The centenary year of Thomas Merton’s birth in 1915 is an ideal time for reflections on his thoughts, activities and writings concerning the spiritual life. The author here, a well‐known writer, activist and former director of the Fellowship of Reconciliation, is a longtime admirer of Merton. He is as well suited as anyone to write about Merton’s relating spirituality to peacemaking. The theme of the book could be summarized in one sentence: the spiritual life is peacemaking, and true peacemaking for Merton is spiritual. The road to complete merger of these two truths is at the heart of Merton’s prolific writing.
The book consists of 27 brief meditations in which Dear explores Merton’s long journey, his steps from “liking” nonviolence to a final embrace of peacemaking as the core of his spiritual life. These steps take us through his finding in Gethsemani monastery the solitude and silence he so hungered for, and the constant deepening of the contemplative life he found there. But we also see the violence within that he had to confront and learn to deal with: the conflicts with some of his fellow monks and his chafing at what he considered “the idolatry of hierarchy.” Merton, we are reminded, was a pilgrim who never quite fit in.
He detailed his series of conversions and transformations in Conjectures of a Guilty Bystander, and found inspiration when he prepared the collection of writings and action, Gandhi on Non‐violence. The influence on Merton of many active peacemakers along the way is noteworthy. One is Thich Nhat Hanh, who in many meetings with Merton helped him explore Eastern ideas of compassion and daily mindfulness, continuing until shortly before Merton’s death in Bangkok in 1968. Merton could not have developed deeper insight into the spirituality of peacemaking without his close friendship with two other active peacemakers: Daniel Berrigan and the less well‐known activist, writer, and poet Robert Lax, Merton’s oldest and best friend.
The reader may agree that Dear’s constant reminders of the evils of violence, the idolatry of war, and the urgency of banning all nuclear weapons cause in the first dozen chapters a certain repetitiousness—which Dear himself disarmingly concedes. But this is more than made up for by the discomforting wake‐up call that comes in chapter 19, “A Chant for Peace,” where he allows Merton to hold the brutal truth about our own violence right before our eyes. Merton’s poem “Chant to Be Used in Processions around a Site with Furnaces” first appeared in the Catholic Worker in 1961, and in it we hear the chilling voice of a Nazi official celebrating, as if it were a devotional or pious act, his obedient work for the state in leading millions to gas chambers and cremation ovens. To make sure no one misses the point, Merton adds, “Do not think yourself better because you burn up friends and enemies with long‐range missiles without ever seeing what you have done.”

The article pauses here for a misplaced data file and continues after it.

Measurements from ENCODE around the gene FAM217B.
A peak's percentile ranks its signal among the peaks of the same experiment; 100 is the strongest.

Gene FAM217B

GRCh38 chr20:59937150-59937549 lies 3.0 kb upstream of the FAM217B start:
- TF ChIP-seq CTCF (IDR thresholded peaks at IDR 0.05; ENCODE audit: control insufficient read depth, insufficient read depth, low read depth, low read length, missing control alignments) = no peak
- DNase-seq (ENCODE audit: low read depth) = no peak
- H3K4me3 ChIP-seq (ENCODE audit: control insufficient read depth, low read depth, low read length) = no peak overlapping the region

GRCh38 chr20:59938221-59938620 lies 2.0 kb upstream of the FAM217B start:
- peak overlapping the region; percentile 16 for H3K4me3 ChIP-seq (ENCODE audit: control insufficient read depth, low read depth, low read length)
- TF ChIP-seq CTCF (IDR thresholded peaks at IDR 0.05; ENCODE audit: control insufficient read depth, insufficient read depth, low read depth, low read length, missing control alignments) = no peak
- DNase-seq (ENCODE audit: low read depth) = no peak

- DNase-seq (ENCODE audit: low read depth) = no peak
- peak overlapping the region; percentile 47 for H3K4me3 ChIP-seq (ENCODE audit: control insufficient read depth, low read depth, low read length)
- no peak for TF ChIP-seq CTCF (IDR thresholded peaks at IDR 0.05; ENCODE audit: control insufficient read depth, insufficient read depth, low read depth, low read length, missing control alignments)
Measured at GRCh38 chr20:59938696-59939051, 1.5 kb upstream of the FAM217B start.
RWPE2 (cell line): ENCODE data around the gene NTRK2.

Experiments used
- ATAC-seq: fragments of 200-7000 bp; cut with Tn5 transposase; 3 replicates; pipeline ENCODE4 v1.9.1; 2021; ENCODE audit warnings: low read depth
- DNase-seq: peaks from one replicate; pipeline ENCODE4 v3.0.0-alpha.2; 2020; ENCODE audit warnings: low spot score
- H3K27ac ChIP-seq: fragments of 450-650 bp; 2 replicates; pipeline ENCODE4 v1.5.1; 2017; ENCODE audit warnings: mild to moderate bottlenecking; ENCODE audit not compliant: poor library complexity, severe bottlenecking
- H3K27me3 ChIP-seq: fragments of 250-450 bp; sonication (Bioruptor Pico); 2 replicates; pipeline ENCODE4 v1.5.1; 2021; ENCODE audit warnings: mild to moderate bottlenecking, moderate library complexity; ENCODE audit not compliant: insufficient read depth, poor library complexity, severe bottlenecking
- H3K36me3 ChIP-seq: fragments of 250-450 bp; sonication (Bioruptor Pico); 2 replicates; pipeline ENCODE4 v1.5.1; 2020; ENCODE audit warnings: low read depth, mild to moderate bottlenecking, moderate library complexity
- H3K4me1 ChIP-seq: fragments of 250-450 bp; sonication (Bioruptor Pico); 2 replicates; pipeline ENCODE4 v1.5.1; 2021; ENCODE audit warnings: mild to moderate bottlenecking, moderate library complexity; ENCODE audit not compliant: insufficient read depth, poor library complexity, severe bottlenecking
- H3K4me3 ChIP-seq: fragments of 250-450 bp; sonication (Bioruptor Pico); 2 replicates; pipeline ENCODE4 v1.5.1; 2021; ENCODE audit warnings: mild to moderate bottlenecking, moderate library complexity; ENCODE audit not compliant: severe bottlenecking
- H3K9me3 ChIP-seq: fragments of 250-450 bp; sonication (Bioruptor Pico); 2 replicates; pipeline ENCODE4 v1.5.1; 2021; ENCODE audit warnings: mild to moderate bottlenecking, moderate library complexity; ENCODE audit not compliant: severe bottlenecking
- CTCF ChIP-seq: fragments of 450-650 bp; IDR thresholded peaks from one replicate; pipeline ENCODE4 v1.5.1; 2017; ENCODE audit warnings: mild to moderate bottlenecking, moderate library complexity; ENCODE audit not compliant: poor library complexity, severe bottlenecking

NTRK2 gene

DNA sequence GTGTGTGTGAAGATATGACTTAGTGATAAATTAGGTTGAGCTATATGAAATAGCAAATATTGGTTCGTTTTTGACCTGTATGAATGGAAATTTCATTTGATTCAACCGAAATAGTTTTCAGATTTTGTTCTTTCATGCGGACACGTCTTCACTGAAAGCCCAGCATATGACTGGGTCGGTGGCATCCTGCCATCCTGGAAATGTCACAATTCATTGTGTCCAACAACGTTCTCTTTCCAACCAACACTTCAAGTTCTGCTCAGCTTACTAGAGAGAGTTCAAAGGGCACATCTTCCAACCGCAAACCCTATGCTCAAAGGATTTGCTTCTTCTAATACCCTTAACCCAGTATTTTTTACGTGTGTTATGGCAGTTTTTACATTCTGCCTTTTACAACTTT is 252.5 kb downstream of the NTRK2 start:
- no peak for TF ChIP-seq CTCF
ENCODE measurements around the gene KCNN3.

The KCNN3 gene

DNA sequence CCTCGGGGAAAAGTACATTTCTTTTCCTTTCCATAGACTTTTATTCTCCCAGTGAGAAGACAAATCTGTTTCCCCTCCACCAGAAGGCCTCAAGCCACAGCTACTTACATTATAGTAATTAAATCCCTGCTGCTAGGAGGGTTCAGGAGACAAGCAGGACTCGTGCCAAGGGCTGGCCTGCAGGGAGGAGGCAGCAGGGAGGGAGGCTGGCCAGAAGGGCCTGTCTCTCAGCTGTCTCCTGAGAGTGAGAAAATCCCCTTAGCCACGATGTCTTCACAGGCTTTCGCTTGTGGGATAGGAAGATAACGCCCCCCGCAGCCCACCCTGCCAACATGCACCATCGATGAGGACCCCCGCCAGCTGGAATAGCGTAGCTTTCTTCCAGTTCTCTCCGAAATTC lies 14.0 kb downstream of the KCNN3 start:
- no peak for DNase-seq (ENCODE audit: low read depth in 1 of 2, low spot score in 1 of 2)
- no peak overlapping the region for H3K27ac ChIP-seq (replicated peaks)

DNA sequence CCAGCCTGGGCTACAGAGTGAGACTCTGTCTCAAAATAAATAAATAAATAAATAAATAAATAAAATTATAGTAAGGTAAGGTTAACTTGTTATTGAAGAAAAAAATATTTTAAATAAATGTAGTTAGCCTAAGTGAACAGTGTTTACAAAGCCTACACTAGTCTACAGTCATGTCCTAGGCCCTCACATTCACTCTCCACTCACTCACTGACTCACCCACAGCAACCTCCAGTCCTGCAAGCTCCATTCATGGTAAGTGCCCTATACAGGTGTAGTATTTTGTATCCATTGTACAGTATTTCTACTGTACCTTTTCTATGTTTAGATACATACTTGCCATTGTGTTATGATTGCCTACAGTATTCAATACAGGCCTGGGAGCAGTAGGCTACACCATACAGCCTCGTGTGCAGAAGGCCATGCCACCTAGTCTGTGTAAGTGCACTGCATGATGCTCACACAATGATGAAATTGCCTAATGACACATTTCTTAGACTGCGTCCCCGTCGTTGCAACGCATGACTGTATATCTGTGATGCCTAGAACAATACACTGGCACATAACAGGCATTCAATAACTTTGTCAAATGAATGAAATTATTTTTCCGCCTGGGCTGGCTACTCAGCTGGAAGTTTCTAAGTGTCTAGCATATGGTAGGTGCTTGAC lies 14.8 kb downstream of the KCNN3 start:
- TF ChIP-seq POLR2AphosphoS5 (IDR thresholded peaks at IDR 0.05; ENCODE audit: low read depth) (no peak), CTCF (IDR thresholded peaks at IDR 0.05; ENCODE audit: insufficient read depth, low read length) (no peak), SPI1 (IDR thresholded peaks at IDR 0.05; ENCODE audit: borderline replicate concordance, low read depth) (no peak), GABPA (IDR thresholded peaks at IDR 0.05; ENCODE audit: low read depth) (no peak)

Dear points out, especially in chapter 16, “Not Survival, but Prophesy,” how Merton’s personal road led him inevitably into the prophetic tradition. When Merton calls on all of us to rediscover our prophetic ministry, he is saying that each of us has a prophetic calling and that the faith community is a prophetic community. Friends will think immediately of George Fox’s rephrasing of the prophet Joel when he says, “Let not the sons and daughters, nor the handmaids, be stopped in their prophesying.”
In Dear’s view, explored in chapter 22, “Living with Wisdom, Our Feminine God,” Merton’s spiritual thought reaches its true completion and fulfillment when he publishes his famous prose poem “Hagia Sophia,” celebrating holy Wisdom as the feminine manifestation of God. Dear quotes a theologian’s words that “Hagia Sophia is Merton’s consummate hymn to the theological dignity of humankind and of all creation … It is a hymn of awakening, a hymn to peace, a call to peace.” Peace, to Merton, is submitting to the guidance of the Light of Christ.
Few of us will disagree that Dear’s book, slim as it is, succeeds in illuminating for us how the “Peacemaking” and the “Spiritual Life” of his subtitle are truly one.
Correction: the print version of this review erronous claimed that the author John Dear was a personal friend of Merton’s.